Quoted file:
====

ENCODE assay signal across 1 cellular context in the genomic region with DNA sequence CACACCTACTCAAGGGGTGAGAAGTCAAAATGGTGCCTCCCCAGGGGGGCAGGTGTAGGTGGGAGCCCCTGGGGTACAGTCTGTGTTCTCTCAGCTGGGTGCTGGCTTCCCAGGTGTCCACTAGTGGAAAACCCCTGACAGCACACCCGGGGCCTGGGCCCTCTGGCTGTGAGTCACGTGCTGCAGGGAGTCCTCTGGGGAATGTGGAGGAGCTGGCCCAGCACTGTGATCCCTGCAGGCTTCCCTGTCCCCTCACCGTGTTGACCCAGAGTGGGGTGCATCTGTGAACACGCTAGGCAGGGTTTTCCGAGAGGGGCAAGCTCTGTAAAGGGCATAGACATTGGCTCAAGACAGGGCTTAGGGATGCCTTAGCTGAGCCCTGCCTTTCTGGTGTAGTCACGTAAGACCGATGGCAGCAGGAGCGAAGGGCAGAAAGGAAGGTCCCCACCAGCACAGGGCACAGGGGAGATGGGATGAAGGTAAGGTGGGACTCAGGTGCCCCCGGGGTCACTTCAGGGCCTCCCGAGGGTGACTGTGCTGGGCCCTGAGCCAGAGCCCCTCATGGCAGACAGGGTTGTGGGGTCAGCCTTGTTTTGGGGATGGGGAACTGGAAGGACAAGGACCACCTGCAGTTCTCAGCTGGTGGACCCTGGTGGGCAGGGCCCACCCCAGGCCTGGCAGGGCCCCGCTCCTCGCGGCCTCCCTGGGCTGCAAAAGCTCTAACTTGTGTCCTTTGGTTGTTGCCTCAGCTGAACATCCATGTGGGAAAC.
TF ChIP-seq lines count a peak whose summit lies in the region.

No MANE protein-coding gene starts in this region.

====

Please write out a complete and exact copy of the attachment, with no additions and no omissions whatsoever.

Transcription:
ENCODE assay signal across 1 cellular context in the genomic region with DNA sequence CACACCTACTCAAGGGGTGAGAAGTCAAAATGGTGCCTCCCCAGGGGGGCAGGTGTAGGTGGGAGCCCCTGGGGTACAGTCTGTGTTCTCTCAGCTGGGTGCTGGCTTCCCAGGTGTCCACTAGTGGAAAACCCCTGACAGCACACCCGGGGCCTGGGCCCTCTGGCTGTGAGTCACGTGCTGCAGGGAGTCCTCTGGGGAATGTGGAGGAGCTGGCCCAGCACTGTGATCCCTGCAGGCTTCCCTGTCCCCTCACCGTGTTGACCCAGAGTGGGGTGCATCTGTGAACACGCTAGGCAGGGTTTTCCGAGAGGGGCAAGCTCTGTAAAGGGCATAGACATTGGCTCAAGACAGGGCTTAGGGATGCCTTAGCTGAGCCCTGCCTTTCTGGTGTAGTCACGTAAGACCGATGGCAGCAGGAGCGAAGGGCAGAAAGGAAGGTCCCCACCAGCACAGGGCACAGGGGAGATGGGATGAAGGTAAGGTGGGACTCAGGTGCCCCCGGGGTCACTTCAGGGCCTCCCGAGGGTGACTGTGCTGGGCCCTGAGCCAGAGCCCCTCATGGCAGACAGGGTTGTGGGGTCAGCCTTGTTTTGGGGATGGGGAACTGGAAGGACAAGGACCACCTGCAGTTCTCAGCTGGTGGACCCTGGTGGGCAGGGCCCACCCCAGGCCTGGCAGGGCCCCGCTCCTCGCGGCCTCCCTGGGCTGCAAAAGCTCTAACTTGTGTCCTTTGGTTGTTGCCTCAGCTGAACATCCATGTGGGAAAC.
TF ChIP-seq lines count a peak whose summit lies in the region.

No MANE protein-coding gene starts in this region.